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Letting light into your camera

Aperture literally tells you how much the opening is in your lens that lets light into your camera. But that is not the entire story, you balance the amount of light coming into your camera which effects speed (and exposure time) with depth of field. Sometimes deliberately.

Just the Basics

The more open your lens is, the more light comes in to your camera. Aperture is specified using f/number, where a smaller number means more opening. So f/2.8 is faster than f/5.6, we also discuss this trade-off under ISO. At least in theory, the fastest lens setting is the best. It allows more light, so you can either use a faster exposure time helping you to capture faster moving things, compensate for movement of the camera while taking a picture (that helps with sharpness or allow you to use a less noisy ISO setting.

But there is more to the story

Practically all lenses allow you to control the aperture, it is one of the basic settings. There is the maximum you can open the lens, this is the f/number that the lens is known with.

So why would you want to control the aperture:

  • Controlling the depth of field, An open lens collects a lot of light at the distance it is focused on and an area just around this point. The picture is sharp where it is focused, but blurred everywhere else. This can be used to tell the viewer where to look at, it can be a very powerful artistic tool.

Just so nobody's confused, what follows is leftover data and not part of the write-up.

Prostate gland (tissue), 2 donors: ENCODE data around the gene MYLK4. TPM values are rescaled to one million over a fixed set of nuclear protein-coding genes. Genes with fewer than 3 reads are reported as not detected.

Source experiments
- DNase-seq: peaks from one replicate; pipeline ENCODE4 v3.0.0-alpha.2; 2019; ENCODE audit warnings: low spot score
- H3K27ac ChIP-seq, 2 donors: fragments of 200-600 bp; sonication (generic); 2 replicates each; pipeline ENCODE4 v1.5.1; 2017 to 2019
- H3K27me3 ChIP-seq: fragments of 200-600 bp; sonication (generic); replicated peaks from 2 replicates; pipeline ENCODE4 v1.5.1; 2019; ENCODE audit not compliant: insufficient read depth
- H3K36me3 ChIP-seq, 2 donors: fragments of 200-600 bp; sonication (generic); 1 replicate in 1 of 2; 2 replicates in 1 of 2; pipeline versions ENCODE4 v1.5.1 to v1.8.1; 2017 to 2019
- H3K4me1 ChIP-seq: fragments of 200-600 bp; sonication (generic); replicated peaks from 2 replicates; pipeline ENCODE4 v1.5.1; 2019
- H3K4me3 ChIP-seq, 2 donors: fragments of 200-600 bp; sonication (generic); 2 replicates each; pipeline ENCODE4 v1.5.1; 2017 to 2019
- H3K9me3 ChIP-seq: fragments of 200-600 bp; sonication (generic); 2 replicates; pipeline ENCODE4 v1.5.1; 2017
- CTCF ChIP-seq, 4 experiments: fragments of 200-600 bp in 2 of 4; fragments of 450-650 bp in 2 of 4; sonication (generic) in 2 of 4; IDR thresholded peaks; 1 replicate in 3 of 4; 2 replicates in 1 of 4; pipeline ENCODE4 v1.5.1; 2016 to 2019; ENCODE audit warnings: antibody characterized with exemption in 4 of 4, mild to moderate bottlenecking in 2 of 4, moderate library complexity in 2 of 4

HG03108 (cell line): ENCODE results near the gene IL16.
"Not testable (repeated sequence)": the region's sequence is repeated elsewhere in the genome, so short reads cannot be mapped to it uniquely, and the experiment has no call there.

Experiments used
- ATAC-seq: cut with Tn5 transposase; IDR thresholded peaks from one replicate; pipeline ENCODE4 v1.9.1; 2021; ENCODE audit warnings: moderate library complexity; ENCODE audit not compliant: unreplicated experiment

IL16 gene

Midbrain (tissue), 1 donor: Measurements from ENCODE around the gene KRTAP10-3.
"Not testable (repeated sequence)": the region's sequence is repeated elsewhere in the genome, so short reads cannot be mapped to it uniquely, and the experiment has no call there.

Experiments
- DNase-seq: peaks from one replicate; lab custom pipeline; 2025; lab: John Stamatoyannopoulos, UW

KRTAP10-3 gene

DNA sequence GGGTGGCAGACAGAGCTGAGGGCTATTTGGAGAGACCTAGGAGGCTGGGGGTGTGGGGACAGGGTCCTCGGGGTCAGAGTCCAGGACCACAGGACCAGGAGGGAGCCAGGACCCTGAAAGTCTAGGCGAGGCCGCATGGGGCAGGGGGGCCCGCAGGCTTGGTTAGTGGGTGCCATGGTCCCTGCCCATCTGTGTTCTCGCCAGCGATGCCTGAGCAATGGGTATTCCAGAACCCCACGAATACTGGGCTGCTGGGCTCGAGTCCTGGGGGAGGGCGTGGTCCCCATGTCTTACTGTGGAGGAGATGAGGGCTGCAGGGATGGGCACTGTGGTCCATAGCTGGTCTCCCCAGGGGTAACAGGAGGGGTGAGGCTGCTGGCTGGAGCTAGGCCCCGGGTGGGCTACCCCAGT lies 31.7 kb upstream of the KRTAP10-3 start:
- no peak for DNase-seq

• Lenses are not at their best performance when fully open. The basic problem of a wide open lens is falloff, that the corners of your image do not get the same amount of light as the center part of the image. Stepping up, or closing the aperture will usually help in this case. Most lenses are also a bit sharper with smaller apertures, before diffraction kicks in, and makes the image softer again.
  • And sometimes, there is just too much light. Lenses that are open collect a lot of light, and sometimes they would need a exposure time that is shorter than your camera can manage. There are also cases (waterfalls, propellers) where you may want a specific exposure time, where adjusting the aperture could help.
Extreme example

This shot (see more below) shows the effect of aperture on the depth of field. This is an extreme example taken by the Nikon 105 macro lens, which can get very close, the focus in this picture is about 40cm away from the sensor. This exaggerates the effect. Chip f3.5.jpg This is the most wide open setting for this lens at this distance f/3.5, the exposure time is 1/20s. Notice that only a very narrow part of the picture is in focus.

Chip f40.jpg This is the most wide open setting for this lens at this distance f/40, the exposure time is 5s, 100 times more than the previous one. Most of the frame is now in focus, but we needed 100 times longer to capture the picture.

More example pictures

You will see the interplay between the aperture and depth of field. Just look at the right hand side for the distance markers on the green ruler (they are in mm scale), to see what is in focus.

These pages are for Amateur Photographers and not really for seasoned photographers and professionals. I have no affiliation or commercial interest with any brand/make. I write from my own experience. I ended up using mainly Nikon, so I am more familiar with this brand than others. See price for notes on pricing as well as photography related links.